The two men left among the Mandans to learn the language had returned to the Assiniboine River with more news of tribes from “the setting sun” who dwelt on salt water. Pierre de la Verendrye went down to the Missouri with the two interpreters; but the Mandans refused to supply guides that year, and the young Frenchman came back to winter on the Assiniboine. Here he made every preparation for another attempt to find the Western Sea by way of the Missouri. On April 29, 1742, the two brothers, Pierre and Francois, left the Assiniboine with the two interpreters. Their course led along the trail that for two hundred years was to be a famous highway between the Missouri and Hudson Bay. Heading southwest, they followed the Souris River to the watershed of the Missouri, and in three weeks were once more the guests of the smoky Mandan lodges. Round the inside walls of each circular hut ran berth beds of buffalo skin with trophies of the chase,—hide-shields and weapons of war, fastened to the posts that separated berth from berth. A common fire, with a family meat pot hanging above, occupied the centre of the lodge. In one of these lodges the two brothers and their men were quartered. The summer passed feasting with the Mandans and smoking the calumet of peace; but all was in vain. The Missouri Indians were arrant cowards in the matter of war. The terror of their existence was the Sioux. The Mandans would not venture through Sioux territory to accompany the brothers in the search for the Western Sea. At last two guides were obtained, who promised to conduct the French to a neighboring tribe that might know of the Western Sea.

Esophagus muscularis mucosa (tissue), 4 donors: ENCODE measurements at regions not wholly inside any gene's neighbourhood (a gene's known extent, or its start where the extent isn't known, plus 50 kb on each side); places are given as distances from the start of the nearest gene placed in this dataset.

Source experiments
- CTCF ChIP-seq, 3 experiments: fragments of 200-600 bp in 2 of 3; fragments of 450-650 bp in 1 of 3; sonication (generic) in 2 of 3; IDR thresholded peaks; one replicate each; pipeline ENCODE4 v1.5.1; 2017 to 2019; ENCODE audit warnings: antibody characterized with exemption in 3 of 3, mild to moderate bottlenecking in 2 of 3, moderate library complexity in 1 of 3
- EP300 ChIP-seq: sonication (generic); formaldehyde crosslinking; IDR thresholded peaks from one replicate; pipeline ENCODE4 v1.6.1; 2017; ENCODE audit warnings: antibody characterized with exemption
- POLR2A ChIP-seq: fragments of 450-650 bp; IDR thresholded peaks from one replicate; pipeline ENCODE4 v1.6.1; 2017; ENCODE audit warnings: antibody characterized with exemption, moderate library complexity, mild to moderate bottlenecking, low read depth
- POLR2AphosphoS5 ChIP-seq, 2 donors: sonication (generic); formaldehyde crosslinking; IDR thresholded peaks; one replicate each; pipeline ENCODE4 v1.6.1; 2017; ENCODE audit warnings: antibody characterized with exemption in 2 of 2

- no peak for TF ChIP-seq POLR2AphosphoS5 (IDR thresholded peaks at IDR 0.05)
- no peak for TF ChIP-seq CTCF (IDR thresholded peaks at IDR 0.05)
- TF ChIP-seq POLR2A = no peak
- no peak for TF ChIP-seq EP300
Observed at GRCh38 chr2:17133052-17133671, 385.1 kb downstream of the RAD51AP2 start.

[Illustration: Fur Traders’ Boats towed down the Saskatchewan in the Summer of 1900.]
The party set out on horseback, travelling swiftly southwest and along the valley of the Little Missouri toward the Black Hills. Here their course turned sharply west toward the Powder River country, past the southern bounds of the Yellowstone. For three weeks they saw no sign of human existence. Deer and antelope bounded over the parched alkali uplands. Prairie dogs perched on top of their earth mounds, to watch the lonely riders pass; and all night the far howl of grayish forms on the offing of the starlit prairie told of prowling coyotes. On the 11th of August the brothers camped on the Powder Hills. Mounting to the crest of a cliff, they scanned far and wide for signs of the Indians whom the Mandans knew. The valleys were desolate. Kindling a signal-fire to attract any tribes that might be roaming, they built a hut and waited. A month passed. There was no answering signal. One of the Mandan guides took himself off in fright. On the fifth week a thin line of smoke rose against the distant sky. The remaining Mandans went to reconnoitre and found a camp of Beaux Hommes, or Crows, who received the French well. Obtaining fresh guides from the Crows and dismissing the Mandans,